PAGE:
As interest rates continue to drop here in Australia, many of us struggle to understand how a decrease in official interest rates are not passed on to borrowers in full. And while there are, no doubt, solid, economic reasons and explanations for this state of affairs, consumers tend to disregard such information, relying instead on emotions and “gut reactions”.

Don't PanicThis places financial services brands in an unenviable situation – not passing on rate cuts risks the ire of their customers – while passing on the reductions would further erode margins and shareholder returns. But as with any crisis, there are also opportunities.

I have looked on with dismay as one bank after another clumsily executes a so-called social media strategy. It has been disappointing because social media is, arguably, the most effective way for financial institutions to combat falling levels of consumer trust – if it is done well, that is. By aligning with its customers’ desire paths, banking brands can begin to experience the benefits that come with social judgement. Thus far, financial institutions have shown little understanding of these social processes – but the latest online campaign from the folks at Amnesia are helping Aussie Home Loans take a STEP in the right direction.

Building on the Aussie Guarantee TV campaign where a mortgage broker jumps from a plane in search of a home owner who needs a better deal, the FreeFall Challenge replaces the TV commercial actor with a real, authentic mortgage broker, Duane Brown. So, come April 6, Duane will be strapping on a parachute and a tandem skydiver and taking to the skies. Where will he land? Well, the answer to that question could win you $3000. In a digital form of pin-the-tail-on-the-donkey, you have the chance to mark Duane’s landing site on a Google Map.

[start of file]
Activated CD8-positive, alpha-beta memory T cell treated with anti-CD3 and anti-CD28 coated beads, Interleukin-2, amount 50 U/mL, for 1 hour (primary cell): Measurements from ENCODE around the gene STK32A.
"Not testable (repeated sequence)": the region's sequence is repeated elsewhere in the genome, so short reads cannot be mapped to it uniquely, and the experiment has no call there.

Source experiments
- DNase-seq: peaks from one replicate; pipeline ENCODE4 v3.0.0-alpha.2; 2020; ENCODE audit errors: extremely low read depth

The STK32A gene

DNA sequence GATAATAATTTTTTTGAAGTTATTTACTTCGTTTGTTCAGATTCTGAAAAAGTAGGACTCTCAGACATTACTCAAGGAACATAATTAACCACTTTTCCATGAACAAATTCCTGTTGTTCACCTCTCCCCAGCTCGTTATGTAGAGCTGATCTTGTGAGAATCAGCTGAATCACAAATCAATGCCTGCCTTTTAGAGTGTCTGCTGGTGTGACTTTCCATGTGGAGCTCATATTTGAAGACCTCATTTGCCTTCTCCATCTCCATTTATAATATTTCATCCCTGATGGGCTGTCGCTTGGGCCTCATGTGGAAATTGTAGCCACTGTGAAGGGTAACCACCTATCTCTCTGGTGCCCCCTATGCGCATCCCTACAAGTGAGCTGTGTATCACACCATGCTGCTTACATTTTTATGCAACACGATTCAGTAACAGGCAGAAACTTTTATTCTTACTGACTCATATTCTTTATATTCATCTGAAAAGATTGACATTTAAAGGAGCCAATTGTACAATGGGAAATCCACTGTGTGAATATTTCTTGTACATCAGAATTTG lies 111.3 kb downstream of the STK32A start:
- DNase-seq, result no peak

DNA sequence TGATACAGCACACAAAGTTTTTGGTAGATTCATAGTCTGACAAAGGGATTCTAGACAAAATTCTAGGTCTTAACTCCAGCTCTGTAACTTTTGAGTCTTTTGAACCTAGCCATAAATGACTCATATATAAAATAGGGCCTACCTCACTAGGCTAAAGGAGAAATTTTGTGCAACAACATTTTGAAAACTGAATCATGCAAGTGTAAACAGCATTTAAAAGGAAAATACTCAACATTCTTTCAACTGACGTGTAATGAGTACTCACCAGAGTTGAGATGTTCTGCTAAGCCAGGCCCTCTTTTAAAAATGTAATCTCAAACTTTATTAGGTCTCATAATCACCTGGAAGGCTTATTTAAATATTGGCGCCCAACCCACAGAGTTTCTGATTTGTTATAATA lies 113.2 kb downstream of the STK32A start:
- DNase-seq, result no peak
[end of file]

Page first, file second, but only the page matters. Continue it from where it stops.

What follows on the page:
Knowing Iain MacDonald’s and Heather Snodgrass' fondness for social objects theory, a digital campaign from Amnesia would not be complete without an in-built object. In this case, you can use codes that have been distributed by social media sites such as Twitter, Facebook, Flickr and blogs to improve your chances of winning the $3000 prize (try using ib2lW2). You can also check out Duane’s YouTube channel.

There is much to like in this campaign, but as Tim Burrowes points out in the comments to this article, this is still deploying social media from a channel point of view – with the entry codes acting as a social object designed to bring cohesion to the whole. However, it is, as Joel Pearson suggests, nice to see some experimentation happening – especially in an industry not known for it. Next time it would be great to see the digital and social media folks involved at a strategic level so that there is a greater level of integration.